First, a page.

must determine that the evidence, whether direct or
circumstantial, or a mixture of both, viewed in the light
most favorable to the prosecution, was sufficient to convince
a rational trier of fact that all of the elements of the
crime have been proven beyond a reasonable doubt. Jackson
v. Virginia, 443 U.S. 307, 99 S.Ct. 2781, 61 L.Ed.2d 560
(1979); State v. Neal, 00-0674 (La. 6/29/01), 796
So.2d 649, 657, cert. denied, 535 U.S. 940, 122
S.Ct. 1323, 152 L.Ed.2d 231 (2002).
cases involving circumstantial evidence, the trial court must
instruct the jury that "assuming every fact to be proved
that the evidence tends to prove, in order to convict, it
must exclude every reasonable hypothesis of innocence."
La. R.S. 15:438. The reviewing court is not required to
determine whether another possible hypothesis of innocence
suggested by the defendant offers an exculpatory explanation
of events. Rather, the reviewing court must determine whether
the possible alternative hypothesis is sufficiently
reasonable that a rational juror could not have found proof
of guilt beyond a reasonable doubt. State v.
Mitchell, 99-3342 (La. 10/17/00), 772 So.2d 78, 83;
State v. Washington, 03-1135 (La. App. 5 Cir.
1/27/04), 866 So.2d 973, 977.
case, defendant was convicted of five counts of narcotics
possession: possession of cocaine between twenty-eight and
two-hundred grams; possession with intent to distribute
methamphetamine; possession with intent to distribute heroin;
possession of Tramadol; and possession of Diazepam. Although
there are different elements required to support these five
crimes, defendant only challenges the State's alleged
failure to prove the element of possession beyond a
reasonable doubt for each of the counts.
Louisiana, the element of possession may be established by
showing defendant exercised either actual or constructive
possession of the substance. State v. Lewis, 04-1074
(La. App. 5 Cir. 10/6/05), 916 So.2d 294, writ
denied, 05-2382 (La. 3/31/06), 925 So.2d 1257. A person
not in physical possession of the drug is considered to be in
constructive possession of the drug, even though the drug is
not in his physical custody, when it is under that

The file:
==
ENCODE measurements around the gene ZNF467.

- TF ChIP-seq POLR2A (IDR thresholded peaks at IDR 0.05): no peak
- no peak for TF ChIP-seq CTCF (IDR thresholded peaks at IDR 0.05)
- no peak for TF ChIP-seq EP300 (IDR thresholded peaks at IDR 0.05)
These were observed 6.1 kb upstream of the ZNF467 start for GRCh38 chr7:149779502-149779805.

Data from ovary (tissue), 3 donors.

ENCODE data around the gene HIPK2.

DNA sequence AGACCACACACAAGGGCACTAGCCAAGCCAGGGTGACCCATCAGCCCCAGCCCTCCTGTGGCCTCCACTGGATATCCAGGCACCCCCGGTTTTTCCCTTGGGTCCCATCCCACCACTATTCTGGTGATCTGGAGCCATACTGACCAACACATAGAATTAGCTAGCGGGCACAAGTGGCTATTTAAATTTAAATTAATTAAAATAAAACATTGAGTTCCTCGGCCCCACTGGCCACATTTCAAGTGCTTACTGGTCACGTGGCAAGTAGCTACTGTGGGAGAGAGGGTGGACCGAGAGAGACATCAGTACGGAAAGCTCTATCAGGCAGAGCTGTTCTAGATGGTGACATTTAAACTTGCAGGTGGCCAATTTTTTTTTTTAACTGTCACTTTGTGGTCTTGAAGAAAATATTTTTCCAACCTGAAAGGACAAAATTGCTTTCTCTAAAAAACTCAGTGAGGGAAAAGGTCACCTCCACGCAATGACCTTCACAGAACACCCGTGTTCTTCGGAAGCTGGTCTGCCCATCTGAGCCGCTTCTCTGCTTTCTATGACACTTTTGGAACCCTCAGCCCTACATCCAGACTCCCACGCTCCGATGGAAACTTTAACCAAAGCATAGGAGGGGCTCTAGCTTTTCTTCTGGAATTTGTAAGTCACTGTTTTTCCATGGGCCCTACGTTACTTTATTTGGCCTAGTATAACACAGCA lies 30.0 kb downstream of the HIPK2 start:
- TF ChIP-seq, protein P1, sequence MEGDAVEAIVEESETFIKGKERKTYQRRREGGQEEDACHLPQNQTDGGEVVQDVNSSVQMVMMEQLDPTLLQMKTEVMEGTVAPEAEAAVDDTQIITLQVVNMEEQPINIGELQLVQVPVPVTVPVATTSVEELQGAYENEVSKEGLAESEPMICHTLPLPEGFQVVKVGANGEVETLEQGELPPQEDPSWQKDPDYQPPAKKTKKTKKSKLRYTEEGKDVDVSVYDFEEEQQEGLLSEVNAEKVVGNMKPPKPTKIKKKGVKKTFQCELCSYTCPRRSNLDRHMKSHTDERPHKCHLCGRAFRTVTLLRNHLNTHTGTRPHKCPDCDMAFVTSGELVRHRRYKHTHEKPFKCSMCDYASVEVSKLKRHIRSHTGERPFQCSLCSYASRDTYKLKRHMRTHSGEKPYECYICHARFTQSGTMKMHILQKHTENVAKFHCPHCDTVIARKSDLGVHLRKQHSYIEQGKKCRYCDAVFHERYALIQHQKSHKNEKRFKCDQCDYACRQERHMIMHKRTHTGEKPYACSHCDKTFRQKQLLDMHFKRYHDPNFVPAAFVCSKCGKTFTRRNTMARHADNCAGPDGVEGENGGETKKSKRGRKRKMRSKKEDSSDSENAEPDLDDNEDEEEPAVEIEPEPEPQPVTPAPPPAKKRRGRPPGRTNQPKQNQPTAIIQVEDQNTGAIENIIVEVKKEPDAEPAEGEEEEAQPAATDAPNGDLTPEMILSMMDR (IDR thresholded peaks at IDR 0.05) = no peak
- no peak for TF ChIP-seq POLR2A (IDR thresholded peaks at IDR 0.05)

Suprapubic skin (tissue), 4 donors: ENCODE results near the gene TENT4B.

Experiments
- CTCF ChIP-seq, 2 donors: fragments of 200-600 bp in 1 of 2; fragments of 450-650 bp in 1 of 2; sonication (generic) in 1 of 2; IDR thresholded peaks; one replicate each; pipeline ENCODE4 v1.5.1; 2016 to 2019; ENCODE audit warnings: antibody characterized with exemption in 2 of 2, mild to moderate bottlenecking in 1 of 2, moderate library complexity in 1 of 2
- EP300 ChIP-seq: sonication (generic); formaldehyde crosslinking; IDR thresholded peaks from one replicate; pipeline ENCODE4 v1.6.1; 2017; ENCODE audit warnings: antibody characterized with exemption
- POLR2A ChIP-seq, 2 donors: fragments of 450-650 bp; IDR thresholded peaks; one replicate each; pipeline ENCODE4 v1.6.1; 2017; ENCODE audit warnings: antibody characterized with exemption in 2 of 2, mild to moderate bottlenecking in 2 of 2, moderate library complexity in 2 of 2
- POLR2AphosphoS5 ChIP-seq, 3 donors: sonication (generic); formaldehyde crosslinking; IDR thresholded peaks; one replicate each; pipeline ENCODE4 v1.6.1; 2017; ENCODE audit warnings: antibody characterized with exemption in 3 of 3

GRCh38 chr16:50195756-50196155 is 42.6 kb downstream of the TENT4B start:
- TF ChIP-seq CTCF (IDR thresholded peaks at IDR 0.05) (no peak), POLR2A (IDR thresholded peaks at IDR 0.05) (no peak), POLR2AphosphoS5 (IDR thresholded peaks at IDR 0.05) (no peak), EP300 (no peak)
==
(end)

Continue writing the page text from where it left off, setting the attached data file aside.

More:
person's dominion and control. Id. The key
factors to be considered in determining whether a defendant
exercised dominion and control sufficient to constitute
constructive possession are the defendant's knowledge
that illegal drugs were in the area, his relations with a
person found to be in actual possession, the defendant's
access to the area where the drugs were found, evidence of
recent drug use by the defendant, the existence of drug
paraphernalia, and evidence that the area was frequented by
drug users. Id.; State v. Manson, 01-159
(La. App. 5 Cir. 6/27/01), 791 So.2d 749, 761, writ
denied, 01-2269 (La. 9/20/02), 825 So.2d 1156.
"Mere presence in an area where drugs are found or mere
association with the person in actual possession does not
constitute constructive possession." State v.
Jones, 04-1258 (La. App. 5 Cir. 4/26/05), 902 So.2d 426,
431. However, "[p]roximity to the drug, or association
with the possessor, may establish a prima facie case of
possession when colored by other evidence." Id.
instant case, defendant's parole officer reported that
his movements, which were electronically monitored, revealed
that he was frequenting a high crime area and violating his
curfew. Under surveillance by narcotics officers from JPSO, a
confidential informant conducted a controlled buy of heroin
from defendant, which gave the officers probable cause to
obtain a search warrant for defendant's
residence. After being read his
Miranda rights and being informed that a search of
the premises would be conducted, defendant admitted,
"whatever you find is mine." The search disclosed
approximately 78 grams of cocaine, 10 grams of heroin, 20
dosage units of Diazepam, 5 dosage units of Tramadol, and 221
units of methamphetamine buried in two plastic bottles in a
small area of "disturbed dirt" ...